Located on the Sabarmati River, Ahmadabad was founded in 1411/814 AH by the Muslim Sultan Ahmad Shah, the ruler of Gujarat. Newly proclaimed, the ruler felt vulnerable in the capital of Anahilvada-Patan, and moved his court to Ashaval, a Hindu settlement that supported him, and which he renamed Ahmadabad, after himself.
The new capital of Gujarat developed rapidly with the palace as the nucleus, encircled by a commercial districts. The Bhadra Fort represents the footprint of the original city. The nobility settled outside the city limit, forming their individual settlements. These settlements, known as puras, were named after their respective founders with the suffix of 'ganj' attached, like Nurganj or Muradganj.
Ahmadabad became a part of the Mughal Empire in 1572/980 AH under Emperor Akbar. In 1817/1232 AH, the British took over and the East India Company made it the military and administrative center of Gujarat. No longer the capital of Gujarat in post-Independence India, Ahmadabad is still a principal city with a thriving cotton industry earning it the title of 'Textile City'. Architecturally, the city boasts some of the most interesting examples of fifteenth century Gujarati style. The Jami Masjid and the Mausoleum of Ahmad Shah are an adaptation of indigenous Hindu and Jain architecture; the Siddi Saiyad's Mosque is famous for its exquisite yellow stone latticework, the Rani Sipri's mosque is an elegant dedication to Sultan Mahmud Begara's Hindu wife.
Modern Ahmadabad is spreading west of the Sabarmati River. This portion of the city plays host to the work of two famous architects, Le Corbusier and Louis Kahn. Sanskar Kendra, Mill Owners' Association building and the private residences of Sarabhai and Shodhan were designed by Le Corbusier, while the Indian Institute of Management (IIM) by Louis Kahn is one of the top college for business studies.
Davies, Philip. The Penguin Guide to the Monuments of India - Volume 2: Islamic, Rajput, European. London: The Penguin Group, 1989.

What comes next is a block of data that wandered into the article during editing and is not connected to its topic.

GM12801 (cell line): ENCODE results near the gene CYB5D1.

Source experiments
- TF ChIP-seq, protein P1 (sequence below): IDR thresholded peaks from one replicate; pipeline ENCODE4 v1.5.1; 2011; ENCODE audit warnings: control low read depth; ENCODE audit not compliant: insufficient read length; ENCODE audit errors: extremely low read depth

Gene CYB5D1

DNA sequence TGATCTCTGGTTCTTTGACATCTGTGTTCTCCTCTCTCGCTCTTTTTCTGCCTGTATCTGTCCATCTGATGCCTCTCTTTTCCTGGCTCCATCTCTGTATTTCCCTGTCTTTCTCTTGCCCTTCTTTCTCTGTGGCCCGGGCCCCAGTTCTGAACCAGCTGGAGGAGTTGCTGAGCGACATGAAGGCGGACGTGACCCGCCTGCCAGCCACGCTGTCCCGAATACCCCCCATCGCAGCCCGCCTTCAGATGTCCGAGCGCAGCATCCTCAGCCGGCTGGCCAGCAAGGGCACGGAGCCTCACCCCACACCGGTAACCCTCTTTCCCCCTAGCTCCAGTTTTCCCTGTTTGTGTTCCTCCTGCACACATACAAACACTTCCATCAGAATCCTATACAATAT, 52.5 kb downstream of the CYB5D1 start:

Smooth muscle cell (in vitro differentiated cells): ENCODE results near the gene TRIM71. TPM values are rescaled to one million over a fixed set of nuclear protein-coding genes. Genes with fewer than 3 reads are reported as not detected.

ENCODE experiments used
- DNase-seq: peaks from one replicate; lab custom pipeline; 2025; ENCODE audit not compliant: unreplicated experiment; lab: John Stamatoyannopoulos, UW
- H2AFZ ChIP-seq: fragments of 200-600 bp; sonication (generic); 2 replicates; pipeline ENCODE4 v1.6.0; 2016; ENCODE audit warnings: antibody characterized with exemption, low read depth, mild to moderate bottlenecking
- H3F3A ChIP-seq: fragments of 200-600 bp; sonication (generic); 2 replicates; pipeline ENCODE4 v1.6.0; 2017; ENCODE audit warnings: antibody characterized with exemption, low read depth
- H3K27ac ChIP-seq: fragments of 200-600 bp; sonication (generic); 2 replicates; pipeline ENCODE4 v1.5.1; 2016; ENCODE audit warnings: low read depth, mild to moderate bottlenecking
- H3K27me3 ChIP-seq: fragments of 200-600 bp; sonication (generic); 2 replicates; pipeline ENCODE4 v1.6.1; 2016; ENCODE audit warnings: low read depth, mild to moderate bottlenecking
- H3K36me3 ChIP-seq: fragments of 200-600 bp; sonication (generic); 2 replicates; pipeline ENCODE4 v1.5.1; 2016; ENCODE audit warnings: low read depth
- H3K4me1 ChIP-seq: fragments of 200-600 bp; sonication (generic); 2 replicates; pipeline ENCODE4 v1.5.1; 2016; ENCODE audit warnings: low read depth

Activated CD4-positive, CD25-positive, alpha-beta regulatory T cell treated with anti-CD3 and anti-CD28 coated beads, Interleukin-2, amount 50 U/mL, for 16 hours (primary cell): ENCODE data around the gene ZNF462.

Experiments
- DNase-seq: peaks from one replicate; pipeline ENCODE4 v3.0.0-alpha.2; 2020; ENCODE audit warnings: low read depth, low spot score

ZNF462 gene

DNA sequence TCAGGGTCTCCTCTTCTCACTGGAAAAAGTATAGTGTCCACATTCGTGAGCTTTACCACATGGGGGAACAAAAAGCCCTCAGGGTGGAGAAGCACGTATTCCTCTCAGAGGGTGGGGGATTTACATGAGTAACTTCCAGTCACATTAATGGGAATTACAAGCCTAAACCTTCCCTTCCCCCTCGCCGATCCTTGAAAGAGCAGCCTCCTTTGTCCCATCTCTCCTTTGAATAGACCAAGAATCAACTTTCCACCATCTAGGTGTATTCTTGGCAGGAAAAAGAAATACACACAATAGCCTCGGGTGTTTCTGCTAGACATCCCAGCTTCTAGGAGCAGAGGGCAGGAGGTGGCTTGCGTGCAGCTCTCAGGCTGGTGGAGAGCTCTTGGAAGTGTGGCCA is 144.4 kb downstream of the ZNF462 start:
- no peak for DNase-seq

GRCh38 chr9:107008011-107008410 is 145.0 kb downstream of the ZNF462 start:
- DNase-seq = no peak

R.N. Mehta and Rasesh Jamindar. "Urban Context." In Ahmadabad, edited by George Michell and Snehal Shah, 1. Bombay: Marg Publications, 1998.
DK Eyewitness Travel Guides: India London: Dorling Kindersley Limited, 2002.
The Mosque of Baba Lu'lu'i, or Baba Muhammad Ja'far, is located along the east bank of the Sabarmati River in the neighborhood of Behrampur, about a mile and a half south of the old walled city of Ahmedabad. It is dated to the last quarter of the sixteenth/tenth century AH or thereabouts based on its style, which resembles that of the Hasan Muhammad Chishti Mosque, constructed in 1565.
The mosque is a rectangular building, open on the east side and closed on the three other sides. The east side is completely open, with ten pillars supporting nine arches of varying lengths (the central arch being the widest). Flanking this arcade are two massive buttresses that rise to the height of the roof and are ornately carved with bands of vegetal motifs.
The interior of the mosque is a large trabeated (pillared) prayer hall. A central dome carried on twelve pillars rises over a large octagonal bay in line with the central archway on the east facade, and the central mihrab on the qibla wall. This central dome is raised above the height of the roof. One aisle separates the central domed bay from the eastern arcade and the qibla wall. On either side of the domed bay are three aisles formed by two rows of pillars and a third row of engaged pillars on the side walls. These pillars dividing these aisles line up with those of the archways on the eastern facade. Three smaller domes cover the bays of the central aisle of these three side aisles on either side. The qibla wall has three mihrabs: one at the end of the central aisle and one at the end of each of the domed side aisles.
Burgess, James. The Muhammadan Architecture of Ahmadabad. Part II, 45-47. Archaeological Survey of Western India, Vol. 8. London: W. Griggs and Sons, 1905.